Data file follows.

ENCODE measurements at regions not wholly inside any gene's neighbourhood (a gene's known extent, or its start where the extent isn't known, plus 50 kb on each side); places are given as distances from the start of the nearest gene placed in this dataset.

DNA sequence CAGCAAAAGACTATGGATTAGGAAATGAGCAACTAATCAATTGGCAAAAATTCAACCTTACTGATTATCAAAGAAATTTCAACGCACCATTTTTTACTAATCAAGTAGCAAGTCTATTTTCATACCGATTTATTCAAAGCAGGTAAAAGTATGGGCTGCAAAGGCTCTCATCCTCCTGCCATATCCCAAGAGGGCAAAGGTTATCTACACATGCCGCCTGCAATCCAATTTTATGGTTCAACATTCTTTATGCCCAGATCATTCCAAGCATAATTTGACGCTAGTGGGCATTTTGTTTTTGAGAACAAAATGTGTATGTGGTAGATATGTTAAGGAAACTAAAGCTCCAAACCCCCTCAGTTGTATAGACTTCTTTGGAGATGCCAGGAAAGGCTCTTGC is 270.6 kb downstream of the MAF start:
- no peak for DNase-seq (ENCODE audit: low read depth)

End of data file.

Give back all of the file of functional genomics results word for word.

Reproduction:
ENCODE measurements at regions not wholly inside any gene's neighbourhood (a gene's known extent, or its start where the extent isn't known, plus 50 kb on each side); places are given as distances from the start of the nearest gene placed in this dataset.

DNA sequence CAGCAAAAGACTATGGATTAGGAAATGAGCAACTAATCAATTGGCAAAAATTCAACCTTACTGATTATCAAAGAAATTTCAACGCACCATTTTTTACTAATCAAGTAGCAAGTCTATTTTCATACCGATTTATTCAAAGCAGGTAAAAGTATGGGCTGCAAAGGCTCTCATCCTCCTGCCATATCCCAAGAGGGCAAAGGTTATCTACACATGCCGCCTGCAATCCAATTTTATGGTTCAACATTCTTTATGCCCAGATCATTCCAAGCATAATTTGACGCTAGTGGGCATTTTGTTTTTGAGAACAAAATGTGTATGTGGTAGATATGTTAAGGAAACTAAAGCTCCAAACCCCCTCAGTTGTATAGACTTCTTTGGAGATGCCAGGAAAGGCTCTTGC is 270.6 kb downstream of the MAF start:
- no peak for DNase-seq (ENCODE audit: low read depth)